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Erik Visits an American Grave, Part 105

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This is the grave of Elbridge Gerry.

Born in 1744 in Marblehead, Massachusetts, Gerry grew up in a Massachusetts elite merchant family. He gradated from Harvard in 1762 and received an M.A. from the same institution in 1765. He was an early supporter of anti-British sentiment, working with Sam Adams, John Hancock, and others by 1770. He used his business contacts to help fund the American Revolution, served in the Second Continental Congress, and supported the Declaration of Independence. He served at the Constitutional Convention in 1787 and to his credit strongly opposed the Three-Fifths Compromise. He actually was only of only 3 delegates to vote against the Constitution as it was written, fearing the lack of individual liberties in the proposed government. He fought hard for the Bill of Rights to amend the flawed document, especially the inclusion of freedom of assembly in the First Amendment and for the Fourth Amendment. He really tried to stay away from the developing political party system after the Revolution, holding very strongly the antipathy to political parties common among the Founders. He supported Alexander Hamilton’s financial plans but disliked the monarchical inclinations of the man and his supporters. He was chosen by John Adams to be a representative to France in what became known as the XYZ Affair because he was so known for his impartiality. Finally, in 1800, he joined the Democratic-Republicans as a response to his discomfort with Federalist centralization of power and because Federalist partisans had attacked him over his role in the XYZ Affair, claiming he was pro-French, which was proven not true when he published his correspondence with Talleyrand. He then served as governor of Massachusetts for a couple of years.

But let’s quit beating around the bush. There is one reason why Gerry is important today, and that is what became known as gerrymandering. The overall connection to him for this is a bit unfair. He was governor in 1812 and the state legislature adopted new electoral boundaries that were highly partisan. He signed the bill. Federalists protesting their exclusion from power called it “gerrymandering” and the term stuck. It also contributed to his defeat for reelection in 1812. No matter, as James Madison chose him to be Vice-President. He served in that role until 1814, when he died.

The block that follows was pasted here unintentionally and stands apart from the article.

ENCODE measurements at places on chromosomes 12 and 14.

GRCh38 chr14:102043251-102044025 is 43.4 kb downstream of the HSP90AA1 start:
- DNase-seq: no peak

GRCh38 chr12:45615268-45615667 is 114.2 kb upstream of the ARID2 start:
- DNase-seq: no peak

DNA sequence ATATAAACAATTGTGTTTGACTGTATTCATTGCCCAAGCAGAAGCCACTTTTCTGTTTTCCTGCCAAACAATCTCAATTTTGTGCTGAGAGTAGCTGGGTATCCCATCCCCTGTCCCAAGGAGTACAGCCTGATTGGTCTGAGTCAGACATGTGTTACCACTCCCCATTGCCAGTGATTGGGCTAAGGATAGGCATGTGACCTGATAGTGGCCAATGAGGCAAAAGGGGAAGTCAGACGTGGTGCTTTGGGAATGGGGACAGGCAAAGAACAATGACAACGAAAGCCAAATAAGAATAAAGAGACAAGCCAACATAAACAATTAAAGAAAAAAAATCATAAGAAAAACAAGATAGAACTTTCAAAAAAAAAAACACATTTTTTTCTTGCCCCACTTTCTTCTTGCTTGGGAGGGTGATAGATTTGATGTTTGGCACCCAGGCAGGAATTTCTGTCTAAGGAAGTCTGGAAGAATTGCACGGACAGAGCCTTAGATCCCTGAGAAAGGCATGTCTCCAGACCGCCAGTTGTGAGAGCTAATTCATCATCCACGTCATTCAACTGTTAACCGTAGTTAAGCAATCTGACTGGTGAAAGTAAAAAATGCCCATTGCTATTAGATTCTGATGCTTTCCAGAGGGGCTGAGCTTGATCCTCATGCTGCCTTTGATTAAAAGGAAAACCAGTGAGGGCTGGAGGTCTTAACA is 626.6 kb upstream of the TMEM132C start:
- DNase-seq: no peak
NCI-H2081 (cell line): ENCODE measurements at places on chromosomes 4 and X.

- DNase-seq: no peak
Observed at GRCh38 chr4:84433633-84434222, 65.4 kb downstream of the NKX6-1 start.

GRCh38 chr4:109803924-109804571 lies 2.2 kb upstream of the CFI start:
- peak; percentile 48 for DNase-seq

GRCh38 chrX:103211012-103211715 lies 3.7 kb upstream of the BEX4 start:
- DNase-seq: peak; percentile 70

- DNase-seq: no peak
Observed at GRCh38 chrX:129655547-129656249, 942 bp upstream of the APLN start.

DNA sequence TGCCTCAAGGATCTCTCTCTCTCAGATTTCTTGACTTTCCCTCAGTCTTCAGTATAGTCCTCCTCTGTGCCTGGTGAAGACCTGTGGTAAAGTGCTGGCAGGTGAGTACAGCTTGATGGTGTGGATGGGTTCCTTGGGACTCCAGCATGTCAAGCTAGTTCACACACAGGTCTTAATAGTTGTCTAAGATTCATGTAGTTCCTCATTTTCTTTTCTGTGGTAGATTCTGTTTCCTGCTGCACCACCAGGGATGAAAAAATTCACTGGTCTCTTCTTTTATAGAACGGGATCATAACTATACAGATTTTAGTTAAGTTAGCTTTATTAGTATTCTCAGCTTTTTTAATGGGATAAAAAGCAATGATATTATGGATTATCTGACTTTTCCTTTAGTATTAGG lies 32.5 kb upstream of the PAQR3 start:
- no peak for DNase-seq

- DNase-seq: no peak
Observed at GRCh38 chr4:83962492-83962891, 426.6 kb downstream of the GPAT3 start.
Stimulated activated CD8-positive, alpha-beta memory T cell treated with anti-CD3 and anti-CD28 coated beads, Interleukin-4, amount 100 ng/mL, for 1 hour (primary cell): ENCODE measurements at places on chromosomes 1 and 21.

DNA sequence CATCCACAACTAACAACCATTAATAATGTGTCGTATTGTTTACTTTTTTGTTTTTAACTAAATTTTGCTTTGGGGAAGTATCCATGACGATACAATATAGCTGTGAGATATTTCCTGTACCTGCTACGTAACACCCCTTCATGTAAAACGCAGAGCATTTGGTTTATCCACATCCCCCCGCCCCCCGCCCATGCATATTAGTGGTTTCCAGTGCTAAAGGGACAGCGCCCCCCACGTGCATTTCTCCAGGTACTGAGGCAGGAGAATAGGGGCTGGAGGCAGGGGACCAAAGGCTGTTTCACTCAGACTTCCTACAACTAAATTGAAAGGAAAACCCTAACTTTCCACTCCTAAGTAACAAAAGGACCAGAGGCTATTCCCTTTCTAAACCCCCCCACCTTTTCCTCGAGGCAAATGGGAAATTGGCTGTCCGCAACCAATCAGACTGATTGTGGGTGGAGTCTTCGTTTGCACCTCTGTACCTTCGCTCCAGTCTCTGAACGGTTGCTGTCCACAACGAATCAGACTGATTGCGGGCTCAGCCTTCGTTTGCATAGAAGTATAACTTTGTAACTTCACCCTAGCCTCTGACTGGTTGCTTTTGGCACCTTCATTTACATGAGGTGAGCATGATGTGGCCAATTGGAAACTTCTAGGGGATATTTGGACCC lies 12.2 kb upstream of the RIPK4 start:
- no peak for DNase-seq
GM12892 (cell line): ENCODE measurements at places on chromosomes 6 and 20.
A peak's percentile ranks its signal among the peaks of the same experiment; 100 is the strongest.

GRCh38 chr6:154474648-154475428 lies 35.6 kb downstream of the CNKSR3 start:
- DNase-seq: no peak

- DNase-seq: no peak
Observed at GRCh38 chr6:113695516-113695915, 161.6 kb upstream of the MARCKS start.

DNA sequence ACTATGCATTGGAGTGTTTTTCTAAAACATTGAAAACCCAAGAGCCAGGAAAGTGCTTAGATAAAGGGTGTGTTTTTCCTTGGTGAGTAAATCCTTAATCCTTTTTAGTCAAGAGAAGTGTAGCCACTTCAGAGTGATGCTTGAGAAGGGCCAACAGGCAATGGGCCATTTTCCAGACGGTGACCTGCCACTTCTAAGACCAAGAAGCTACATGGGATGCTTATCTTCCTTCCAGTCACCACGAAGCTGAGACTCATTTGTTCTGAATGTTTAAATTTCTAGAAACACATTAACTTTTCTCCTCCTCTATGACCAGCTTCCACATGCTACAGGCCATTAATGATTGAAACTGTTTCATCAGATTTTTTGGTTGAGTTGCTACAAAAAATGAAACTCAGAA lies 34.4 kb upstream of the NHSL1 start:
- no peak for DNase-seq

In conclusion, this fellow’s signing of that 1812 bill has caused us no problems in the present.

Elbridge Gerry is buried in Congressional Cemetery, Washington, D.C.

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  • N__B

    His monument’s geometry could be more compact.

    • Incontinentia Buttocks

      Probably also doesn’t need to say “TOMB” on it, as that’s fairly clear from the context ;)

  • Michael Rebain

    You say that Gerry opposed the 3/5 compromise. Was that because he favored slaves being counted the same as white citizens (which would have resulted in more Southern representatives) or not counted at all (fewer Southern reps.)? Makes a difference.

    • wjts

      Given that he was from Massachusetts, my guess is the latter.

  • Incontinentia Buttocks

    Also: he pronounced his name with a hard “G” as “Gary,” so the word “gerrymandering” has also led to centuries of Americans mispronouncing his name.

  • markefield

    Gerry was also possibly the most outspokenly undemocratic delegate to the Convention. He made a lot of derogatory comments about “the people” and opposed suggestions like popular election of the President.

  • Dr. Ronnie James, DO

    Geez, you advance one democracy-obliterating concept…

    On that note, Sam Wang just did an update on his longstanding anti-gerrymandering analytics project, which is well worth following. He’s more or less gone into hiding since he had to eat a really large amount of shit for his 2016 election call, but if anything can absolve him (not sure he really needs absolution, but whatevs), it’s this.

    http://election.princeton.edu/2017/07/16/partisan-gerrymandering-across-the-50-states/

  • I live right near “Gerry’s Landing” which is a street named after him–on which he lived I think. If he’s in mt auburn, I live near his current residence as well.

    • N__B

      “Gerry’s Landing”

      Somewhere an HBO exec is ready to greenlight this historical soap opera.

    • According to the post, he’s buried in DC.

  • BlueLoom

    In conclusion, this fellow’s signing of that 1812 bill has caused us no problems in the present.

    Why do I have Tom Leher’s “…we taught them a lesson in 1918, and they’ve never bothered us since then” rattling thru my brain?

  • Gregor Sansa
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